The Prince of Madagascar lives in a penthouse apartment at the National Arts Club, overlooking the barren trees and locked gates of Gramercy Park. The Prince loves Ping-Pong. His mission is to properly introduce Ping-Pong to Manhattan; he’s plotting Ping-Pong establishments all over the city.
So went the tale around a recent party at the National Arts Club for Argentine artist Rirkrit Tiravanija, whose works include a $40,000 Ping-Pong table made of mirrored glass. “Have you heard about the Prince who lives in the Penthouse? He’s about to open an exclusive Ping-Pong club.” The party featured an exhibition match between a pair of 14-year-old Nigerian-born twins and 78-year-old U.S. singles champion Marty Reisman.
The Prince is Franck Raharinosy, a 33-year-old fledgling filmmaker and Ping-Pong impresario who last week signed a 15-year lease for the 13,000-square-foot basement of 304 Park Avenue. In the past six months, Mr. Raharinosy says, he and three business partners have raised close to $1.5 million to build Spin, a 14-table Ping-Pong social club, which will include a natty members-only lounge designed by Todd Oldham and sponsored by sportswear designer Fred Perry. They hope to open in May.
“We call him the Prince of Madagascar,” said Jonathan Bricklin, 31, one of Mr. Raharinosy’s partners. “He lives on the top floor of the National Arts Club, and right below him he’s got his own private Ping-Pong room. It’s like his own little palace.”
“Franck can’t be stopped,” said Bill Mack, 35, another partner. “He’s the type of dude who’s going to meet a girl at a club and make out with her—or have sex with her in the bathroom.”
Until last spring Messrs. Raharinosy, Bricklin and Mack lived together in a Tribeca loft, which also served as offices for their film production company, Ridiculous Inc., which produces movies, music videos, celebrity events and documentaries such as The Entrepreneur, which tells the story of Mr. Bricklin’s father, Malcolm Bricklin, who founded Subaru of America when he was 28; the movie will be showing in New York later in the year. In the loft, of course, was a Ping-Pong table. The sporting fellows started throwing twice-weekly “Naked Ping-Pong” parties, sometimes featuring pro players and always featuring attractive women. There was no nudity but, according to Mr. Mack, “there was a steady flow of women in and out of Franck’s room. … He’s definitely had sex on the Ping-Pong table. His numbers are really high.”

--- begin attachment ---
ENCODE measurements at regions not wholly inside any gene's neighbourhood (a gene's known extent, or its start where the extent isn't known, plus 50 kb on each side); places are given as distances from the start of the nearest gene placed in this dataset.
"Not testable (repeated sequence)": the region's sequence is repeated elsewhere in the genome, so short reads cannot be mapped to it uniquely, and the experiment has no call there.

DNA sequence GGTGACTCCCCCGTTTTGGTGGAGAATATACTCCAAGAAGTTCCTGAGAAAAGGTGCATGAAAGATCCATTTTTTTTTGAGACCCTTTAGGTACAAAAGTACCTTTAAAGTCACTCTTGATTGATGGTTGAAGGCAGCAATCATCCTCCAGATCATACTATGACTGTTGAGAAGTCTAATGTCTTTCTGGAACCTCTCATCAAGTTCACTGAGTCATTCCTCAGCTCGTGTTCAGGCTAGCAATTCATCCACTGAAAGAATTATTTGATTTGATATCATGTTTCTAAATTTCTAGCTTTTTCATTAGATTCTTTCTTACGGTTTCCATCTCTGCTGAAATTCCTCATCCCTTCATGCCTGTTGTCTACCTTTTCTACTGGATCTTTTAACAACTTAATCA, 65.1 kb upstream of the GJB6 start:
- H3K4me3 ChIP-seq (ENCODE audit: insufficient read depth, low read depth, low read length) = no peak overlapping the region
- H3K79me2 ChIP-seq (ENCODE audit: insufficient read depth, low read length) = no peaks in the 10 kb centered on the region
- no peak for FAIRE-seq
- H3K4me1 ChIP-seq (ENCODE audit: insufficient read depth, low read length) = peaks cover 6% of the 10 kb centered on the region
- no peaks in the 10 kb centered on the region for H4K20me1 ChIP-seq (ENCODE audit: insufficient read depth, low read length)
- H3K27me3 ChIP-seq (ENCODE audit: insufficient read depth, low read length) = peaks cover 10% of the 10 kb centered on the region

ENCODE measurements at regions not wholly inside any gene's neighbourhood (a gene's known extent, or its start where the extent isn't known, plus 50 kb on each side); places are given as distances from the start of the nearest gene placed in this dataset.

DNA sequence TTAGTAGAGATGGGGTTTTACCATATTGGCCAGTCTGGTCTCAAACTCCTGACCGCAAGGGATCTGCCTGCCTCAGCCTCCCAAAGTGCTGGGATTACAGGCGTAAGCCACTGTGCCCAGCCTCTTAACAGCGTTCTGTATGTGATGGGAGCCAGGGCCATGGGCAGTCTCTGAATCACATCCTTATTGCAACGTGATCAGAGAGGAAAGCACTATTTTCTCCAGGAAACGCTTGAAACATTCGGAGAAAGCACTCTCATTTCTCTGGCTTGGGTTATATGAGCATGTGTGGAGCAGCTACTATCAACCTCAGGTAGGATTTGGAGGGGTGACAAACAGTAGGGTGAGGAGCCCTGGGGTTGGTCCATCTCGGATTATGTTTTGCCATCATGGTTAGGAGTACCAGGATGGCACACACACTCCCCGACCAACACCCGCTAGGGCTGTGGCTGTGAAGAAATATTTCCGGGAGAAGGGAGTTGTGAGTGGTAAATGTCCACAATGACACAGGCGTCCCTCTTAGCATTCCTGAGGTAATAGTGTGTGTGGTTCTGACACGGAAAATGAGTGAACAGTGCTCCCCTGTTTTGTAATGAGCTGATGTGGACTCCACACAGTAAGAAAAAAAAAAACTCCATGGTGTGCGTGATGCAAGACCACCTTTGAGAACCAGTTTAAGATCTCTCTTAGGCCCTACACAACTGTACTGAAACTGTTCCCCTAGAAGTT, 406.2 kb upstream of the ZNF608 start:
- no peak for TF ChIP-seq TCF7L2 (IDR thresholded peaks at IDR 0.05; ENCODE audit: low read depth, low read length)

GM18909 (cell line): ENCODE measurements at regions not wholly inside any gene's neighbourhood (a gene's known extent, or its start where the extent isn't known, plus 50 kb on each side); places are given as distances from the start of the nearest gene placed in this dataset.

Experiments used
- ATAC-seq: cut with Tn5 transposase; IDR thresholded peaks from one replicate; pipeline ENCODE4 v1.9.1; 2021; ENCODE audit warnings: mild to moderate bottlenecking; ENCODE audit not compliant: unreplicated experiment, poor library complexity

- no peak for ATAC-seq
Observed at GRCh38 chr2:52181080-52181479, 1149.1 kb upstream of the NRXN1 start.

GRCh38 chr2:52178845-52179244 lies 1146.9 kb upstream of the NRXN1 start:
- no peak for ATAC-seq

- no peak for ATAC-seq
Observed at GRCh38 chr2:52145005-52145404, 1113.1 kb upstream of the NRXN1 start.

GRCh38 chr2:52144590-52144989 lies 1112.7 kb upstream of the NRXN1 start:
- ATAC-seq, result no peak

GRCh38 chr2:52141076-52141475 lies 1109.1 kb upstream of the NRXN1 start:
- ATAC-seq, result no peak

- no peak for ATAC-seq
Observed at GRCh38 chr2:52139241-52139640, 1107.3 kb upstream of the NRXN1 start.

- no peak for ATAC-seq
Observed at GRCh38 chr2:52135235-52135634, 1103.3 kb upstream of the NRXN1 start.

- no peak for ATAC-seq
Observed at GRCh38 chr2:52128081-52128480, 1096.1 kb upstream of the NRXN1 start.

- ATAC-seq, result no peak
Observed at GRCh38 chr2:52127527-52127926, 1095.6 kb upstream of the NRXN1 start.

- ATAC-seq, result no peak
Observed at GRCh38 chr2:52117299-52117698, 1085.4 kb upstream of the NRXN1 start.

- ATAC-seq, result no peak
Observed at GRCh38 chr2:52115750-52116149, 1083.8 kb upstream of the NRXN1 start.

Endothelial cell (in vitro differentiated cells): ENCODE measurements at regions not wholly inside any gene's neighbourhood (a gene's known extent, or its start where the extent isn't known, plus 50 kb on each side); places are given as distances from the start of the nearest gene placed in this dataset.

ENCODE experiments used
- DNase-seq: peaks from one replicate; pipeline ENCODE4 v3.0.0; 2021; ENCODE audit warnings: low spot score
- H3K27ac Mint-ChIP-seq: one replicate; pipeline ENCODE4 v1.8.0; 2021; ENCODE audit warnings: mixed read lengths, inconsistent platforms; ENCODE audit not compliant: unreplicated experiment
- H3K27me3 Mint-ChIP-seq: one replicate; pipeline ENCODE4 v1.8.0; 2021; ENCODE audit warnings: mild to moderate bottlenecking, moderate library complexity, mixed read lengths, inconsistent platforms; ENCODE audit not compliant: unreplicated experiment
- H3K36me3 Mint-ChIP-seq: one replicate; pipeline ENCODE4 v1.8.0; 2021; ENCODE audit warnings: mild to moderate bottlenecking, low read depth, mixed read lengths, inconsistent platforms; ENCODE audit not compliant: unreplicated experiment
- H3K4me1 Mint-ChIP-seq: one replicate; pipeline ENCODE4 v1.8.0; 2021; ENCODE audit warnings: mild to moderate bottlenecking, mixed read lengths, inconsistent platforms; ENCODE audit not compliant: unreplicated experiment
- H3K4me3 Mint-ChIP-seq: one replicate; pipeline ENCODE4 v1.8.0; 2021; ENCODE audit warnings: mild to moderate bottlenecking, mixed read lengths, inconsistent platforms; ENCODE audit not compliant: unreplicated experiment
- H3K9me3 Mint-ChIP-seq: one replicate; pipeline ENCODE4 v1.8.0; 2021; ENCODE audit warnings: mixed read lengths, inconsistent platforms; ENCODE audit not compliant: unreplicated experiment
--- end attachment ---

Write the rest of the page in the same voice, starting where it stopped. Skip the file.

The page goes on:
On a recent Sunday afternoon Mr. Raharinosy showed me around his “penthouse”: a modest, sparsely decorated studio apartment whose soaring windows give a great view of Gramercy Park. He’s lean and bounces on the balls of his feet as he walks. He has olive skin, dark hair and a broad, boyish face with searching eyes. He wore a white Fred Perry sweater over a black Fred Perry polo shirt, with black pants and black Pumas. He speaks softly, with a heavy French accent. He has beautiful posture. On the wall hangs a tattered document delineating the roots of the royal family of Madagascar.
“So that’s like the first king of Madagascar,” he said, pointing. “And my dad’s right here. So my dad is nothing, because at the time it had stopped, like, right here. It’s just kind of cool, you know.”
I asked about his pals’ tales of his happy-go-lucky lady-bedding. “I’m attracted to beautiful women and great people in general,” he said. “I’m just curious, and driven and that kind of guides me to great people. I’m not just like running after everything that’s moving.”
We rode the elevator down to a sixth-floor library, a vast space with an overhanging balcony, where Tim Nye, gallery owner and heir to a real estate empire, has allowed Mr. Raharinosy to set up a makeshift Ping-Pong parlor. I picked up a paddle. Despite my having reached the finals of a Ping-Pong tournament at a beastly summer camp when I was 13, Mr. Raharinosy promptly gave me a beating that reminded me of having my head held underwater by the camp bullies. His favorite move is a forehand smash, which involves a dramatic whip of his entire body, hips and all.
His friend Khairi Mdnor, a brand consultant who helped develop a Ping-Pong tournament for Puma, dropped by for a game. “There’s a certain monotony to the game, and the sound,” said Mr. Mdnor, his ponytail bouncing. “There’s also less of a barrier—in other sports, there’s always something: Size, age.”
Naked Ping-Pong began as the solution to a problem: Friends kept dropping by the loft for a game at all hours, so no one could get any work done. After the first Naked Ping-Pong party—June ’07, 15 friends, $20 buy-in—the roomies knew they were onto something. They began pushing the narrative that they were training for the 2012 Olympics. You paid $20 at the door, $10 more if you wanted to play. They added three more tables and began inviting pros such as Wally Green, a Harlem-born player who also raps. Sponsors began to circle; so did the media, which, according to Mr. Mack, might have had something do with the fact that a certain comely publicist was sniffing around Mr. Raharinosy. In 2008, Vitamin Water flew this Ping-Pong posse to Phoenix to be part of 50 Cent’s Super Bowl party. Last April, Susan Sarandon came to one of their parties; she ended up hiring the boys to make a tribute video for boyfriend Tim Robbins’ 50th birthday; she is also an investor in the new club. As is Jean Jacques Cesbron, the president of the classical music talent agency Columbia Artists Music, who commissioned the boys to make a Web series chronicling a tour by Chinese pianist Lang Lang.